Saturday, September 27, 2014


We headed further east, to just about as far east as you can get without getting wet, at least in Nova Scotia.   Actually the easternmost part of Nova Scotia is Cape Breton Island, reached by way of a causeway, so a ferry is not required to get there.  We based ourselves in Baddeck, Nova Scotia because it's the start of the Cabot Trail, a 180 mile long scenic road that loops around the eastern end of Cape Breton Island.  I think the road was oversold to us.  Yes it's a beautiful drive, but Canada has a lot of trees and the trees block the views for the majority of the drive.  We took some short side trips off of the Trail where we were rewarded with some great views.  We had read that the roadway hugs the cliffs and might be uncomfortable for some. Whoever wrote that hasn't driven California's Highway 1.  The road wasn't scary at all, with the exception of some Canadian sized potholes, which are plentiful in this part of country 

The second reason for visiting Cape Breton was the Fortress of Louisbourg a Canadian National Historic Site.   The Fortress of Louisbourg is the largest reconstruction project in North America. The original settlement was founded in 1713 by the French and developed over several decades into a thriving center for fishing and trade. Fortified against the threat of British invasion during the turbulent time of empire-building, Louisbourg was besieged twice before finally being destroyed in the 1760s. The site lay untouched until well into modern times, when archaeologists began to reconstruct the fortress as it was in the 18th century.

Today a visit to the Fortress is taking a walk back in time.  The reconstructed fortress and it's buildings were rebuilt using some of the same methods utilized in the 1700's.  Docents dressed in period costume stationed throughout the complex are there to answer questions and to do tasks in the same way as the first inhabitants.

Here in the garden and in other gardens in the complex, vegetables are grown and harvested.  They are then used in the kitchen where meals are made and served to visitors.  In trying to remain true to the times, many of the the varieties are genetically the same as the vegetables of the period.  I was given a carrot to sample, and once getting past the grit, it was pretty flavorful.

This is the laundress who was trying to remove a stain from some cloth in the pot besides her.  She told us that urine is a good stain remover.  We'll have to try that when we get home.

This gentleman was repairing this Hurdy Gurdy and gave us a demonstration on how it's played.  He was hand carving the replacement part.  He said in real life he is a musical instrument repairman but has never had a Hurdy Gurdy brought into his shop.

Here at the hotel you can purchase a meal made from food produced in the Fortress, including turkey pie, pea soup and bread baked in wood fired ovens.  We bought a loaf of bread from the baker.  A soldier of the period got one loaf every 4 days.  I tried to buy the bread at the going rate of the time, but they wouldn't go for my offer.  Hey, they're the ones playing the 1700's game, so I figured the prices would be 1700 prices. Not so.  The bread was really good though.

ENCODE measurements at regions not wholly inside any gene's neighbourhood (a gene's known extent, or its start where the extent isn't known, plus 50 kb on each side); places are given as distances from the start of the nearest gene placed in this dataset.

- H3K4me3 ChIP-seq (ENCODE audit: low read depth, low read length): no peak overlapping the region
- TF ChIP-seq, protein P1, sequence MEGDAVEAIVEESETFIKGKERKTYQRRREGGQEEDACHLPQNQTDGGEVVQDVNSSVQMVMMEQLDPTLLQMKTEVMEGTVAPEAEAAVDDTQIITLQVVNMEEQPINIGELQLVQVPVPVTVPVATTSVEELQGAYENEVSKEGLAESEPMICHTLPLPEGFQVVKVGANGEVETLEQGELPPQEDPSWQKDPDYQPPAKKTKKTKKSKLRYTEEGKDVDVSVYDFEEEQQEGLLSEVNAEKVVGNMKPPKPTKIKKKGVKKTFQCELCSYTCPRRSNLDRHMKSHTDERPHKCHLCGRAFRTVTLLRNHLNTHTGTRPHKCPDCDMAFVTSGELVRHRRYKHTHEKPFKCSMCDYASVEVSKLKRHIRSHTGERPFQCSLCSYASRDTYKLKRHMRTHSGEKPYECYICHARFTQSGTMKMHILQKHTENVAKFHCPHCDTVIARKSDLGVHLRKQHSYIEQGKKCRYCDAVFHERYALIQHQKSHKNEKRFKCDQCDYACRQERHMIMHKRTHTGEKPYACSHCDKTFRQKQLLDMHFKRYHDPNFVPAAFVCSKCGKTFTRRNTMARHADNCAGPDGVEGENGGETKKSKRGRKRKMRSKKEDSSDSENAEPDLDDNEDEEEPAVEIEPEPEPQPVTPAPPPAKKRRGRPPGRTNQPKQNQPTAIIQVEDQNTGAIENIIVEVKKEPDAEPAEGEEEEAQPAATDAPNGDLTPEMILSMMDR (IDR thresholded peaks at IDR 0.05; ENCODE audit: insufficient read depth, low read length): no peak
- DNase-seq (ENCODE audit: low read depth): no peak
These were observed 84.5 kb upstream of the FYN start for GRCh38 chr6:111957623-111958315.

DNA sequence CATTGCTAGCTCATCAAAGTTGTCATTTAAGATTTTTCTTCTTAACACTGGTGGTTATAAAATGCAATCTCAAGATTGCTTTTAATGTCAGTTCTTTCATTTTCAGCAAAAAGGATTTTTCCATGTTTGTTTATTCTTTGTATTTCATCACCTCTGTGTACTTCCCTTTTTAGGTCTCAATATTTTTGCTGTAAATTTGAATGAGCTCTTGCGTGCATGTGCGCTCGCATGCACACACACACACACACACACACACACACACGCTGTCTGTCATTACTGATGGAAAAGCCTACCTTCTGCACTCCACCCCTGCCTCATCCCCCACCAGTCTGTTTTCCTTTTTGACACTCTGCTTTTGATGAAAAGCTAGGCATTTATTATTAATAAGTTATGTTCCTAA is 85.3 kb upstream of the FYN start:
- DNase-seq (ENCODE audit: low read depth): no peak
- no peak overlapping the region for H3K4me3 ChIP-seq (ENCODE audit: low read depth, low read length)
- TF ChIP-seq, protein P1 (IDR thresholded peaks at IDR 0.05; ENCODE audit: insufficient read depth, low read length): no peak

We opted not to eat at the fortress restaurant because we were finally giving in to the idea of Poutine.  If you remember from the previous post, Poutine is a Canadian staple consisting of french fries smothered with gravy and cheese curds.  It comes with other stuff too, if you desire.  So, on the way back to camp we stopped in Sydney and found Ziggys Pub and Grill. We shared a regular sized plate of Poutine which was huge.

If you think, potato, instead of french fries, gravy and cheese don't sound so bad.  We survived, but we shortened our life expectancy.

We are back in the States now and have begun our trip west across the country.  In two or three weeks we'll be home and start planning our next adventure.

Tuesday, September 23, 2014


We leave Maine and head back into Canada crossing into New Brunswick for the next destination of Fundy National Park.Fundy National Park.  This is the first National Park we've stayed in and like the Provincial Parks, it's very well maintained, except for some of the roads which suffer each winter.  This is true on many of the secondary roads in Canada.  I am told that Canada has two seasons, summer and road construction.

Fundy park is obviously on the Bay of Fundy were tides of 24 feet are the average.  Here's a picture of Cathie at low tide so you can get an idea of what a real low tide looks like. That's seaweed on the rocks and you may notice that the water is some way off.

We made a visit to Hopewell Rocks where at low tide you can walk among some pretty impressive rock formations.  At high tide you and paddle your kayak around them.  Check out the time lapse video on the link.

You may have noticed that the water is a reddish brown.  The fast moving tides picks up the mud from the bottom of the bay changing the color of the water.


Next day we opted for a hike out the Matthew's Head, named after a family that homesteaded the area in the 1800's.  A portion of the trail follows an old wagon road leading to the family's homestead where you can still  see the rock foundations of some of the buildings.  The trail traverses through thick forest before reaching Matthew's Head.  It then goes along the top of the cliff above the Bay of Fundy before looping back to the trailhead.


Moving right along, after 3 nights we pulled up stakes and headed into Nova Scotia and it's capital, Halifax. Nova Scotia is Latin for New Scotland and many of today's residents claim to be of Scottish heritage.  It is Canada's second smallest province in area after Prince Edward Island.  Called Canada's ocean playground, the Nova Scotia peninsula is surrounded by the Atlantic Ocean and nowhere in the province is more than 42 miles from the sea.  Besides it's numerous bays and estuaries there are over 3800 coastal islands.